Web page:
EdChoice, a nonprofit that advocates for parental choice in where they send their kids to be students, estimated in its new study that educational choice programs have generated between $12.4 billion and $27.7 billion in taxpayer savings since 2011. That averages to $7,500 for each student who participated in such a program.
Arizona is a pioneer of school-choice programs. It is home to the nation’s first educational savings account, a program allowing parents to redirect a portion of funding meant for a public school district and use it to send their child to a school of their preference. Originally passed in 2011, Arizona’s Empowerment Scholarship Account initially was directed toward students with special needs but was expanded to make nearly a quarter of the state’s K-12 students eligible.
“Arizona has one of the richest K-12 choice ecosystems in the country,” said Marty Lueken, director of the Fiscal Research and Education Center at EdChoice. “Funding for the state’s tax-credit scholarship programs represent just one-third the funds which districts would receive to educate the same students. These large funding gaps are indicative of benefits accruing to taxpayers.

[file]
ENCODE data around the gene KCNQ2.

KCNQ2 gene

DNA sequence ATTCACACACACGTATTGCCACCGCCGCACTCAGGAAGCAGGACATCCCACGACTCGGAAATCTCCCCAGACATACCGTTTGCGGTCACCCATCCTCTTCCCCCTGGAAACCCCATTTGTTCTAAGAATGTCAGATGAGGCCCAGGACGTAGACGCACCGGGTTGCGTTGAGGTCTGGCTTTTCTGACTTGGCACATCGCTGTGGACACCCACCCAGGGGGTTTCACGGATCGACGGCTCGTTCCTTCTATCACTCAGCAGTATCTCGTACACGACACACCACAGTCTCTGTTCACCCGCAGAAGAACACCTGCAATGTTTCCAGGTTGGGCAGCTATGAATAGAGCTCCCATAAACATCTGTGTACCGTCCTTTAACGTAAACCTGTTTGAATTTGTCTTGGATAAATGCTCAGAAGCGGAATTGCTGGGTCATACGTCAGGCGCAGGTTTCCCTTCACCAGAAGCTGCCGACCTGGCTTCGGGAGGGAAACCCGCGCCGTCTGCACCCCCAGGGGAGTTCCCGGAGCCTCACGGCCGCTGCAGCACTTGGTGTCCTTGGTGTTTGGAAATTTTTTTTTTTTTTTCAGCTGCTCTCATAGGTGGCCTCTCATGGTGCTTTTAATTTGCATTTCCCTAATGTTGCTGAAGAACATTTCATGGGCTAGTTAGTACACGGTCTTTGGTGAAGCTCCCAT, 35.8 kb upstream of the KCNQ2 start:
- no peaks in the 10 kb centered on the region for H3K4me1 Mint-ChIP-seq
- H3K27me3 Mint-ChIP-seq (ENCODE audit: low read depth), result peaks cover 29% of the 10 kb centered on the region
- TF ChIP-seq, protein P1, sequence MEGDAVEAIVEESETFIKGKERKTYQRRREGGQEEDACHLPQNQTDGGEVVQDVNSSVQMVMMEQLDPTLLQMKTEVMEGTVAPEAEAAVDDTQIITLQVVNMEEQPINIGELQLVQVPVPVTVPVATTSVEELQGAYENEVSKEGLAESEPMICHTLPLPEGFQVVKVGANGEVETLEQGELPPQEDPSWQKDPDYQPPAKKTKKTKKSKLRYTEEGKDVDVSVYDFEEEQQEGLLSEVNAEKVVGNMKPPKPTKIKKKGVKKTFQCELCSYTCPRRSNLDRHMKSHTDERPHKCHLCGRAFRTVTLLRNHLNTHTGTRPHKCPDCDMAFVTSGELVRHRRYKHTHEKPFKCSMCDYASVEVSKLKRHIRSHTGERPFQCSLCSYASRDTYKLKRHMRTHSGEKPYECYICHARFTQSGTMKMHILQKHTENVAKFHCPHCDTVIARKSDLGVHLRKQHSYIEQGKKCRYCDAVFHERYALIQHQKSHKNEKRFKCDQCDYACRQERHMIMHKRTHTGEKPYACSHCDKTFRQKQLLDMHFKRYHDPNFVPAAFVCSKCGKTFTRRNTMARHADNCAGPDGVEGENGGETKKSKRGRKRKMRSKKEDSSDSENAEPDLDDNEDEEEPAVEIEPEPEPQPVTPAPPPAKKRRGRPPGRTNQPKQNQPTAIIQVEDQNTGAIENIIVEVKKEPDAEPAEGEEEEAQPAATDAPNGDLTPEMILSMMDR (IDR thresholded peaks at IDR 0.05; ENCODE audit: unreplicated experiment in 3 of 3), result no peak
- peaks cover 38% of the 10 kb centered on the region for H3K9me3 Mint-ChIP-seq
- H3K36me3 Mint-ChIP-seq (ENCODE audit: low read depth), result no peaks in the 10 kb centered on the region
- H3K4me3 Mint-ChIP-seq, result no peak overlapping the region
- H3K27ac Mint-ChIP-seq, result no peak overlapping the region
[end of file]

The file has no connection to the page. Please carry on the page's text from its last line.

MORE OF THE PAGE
“Arizona’s school choice programs have provided taxpayers with at least $1.2 billion in cumulative net fiscal benefits, likely more. These fiscal benefits are bonus, however. Bottom line is that they have helped countless families and children make their lives better by enabling them to find and access the best educational setting that works for them.”
Critics of Arizona’s ESA program and others like it say they siphon taxpayer funds from public school systems by not only removing parental contributions to the districts but state and federal disbursements that are often calculated by total enrollment.
Nationally, EdChoice estimates similar programs have saved taxpayers up to $7,500 for each student that participated. The report estimates school choice programs enroll 2% of the nation’s K-12 students but receive only 1% of public K-12 funding.
Originally published by The Center Square. Republished with permission.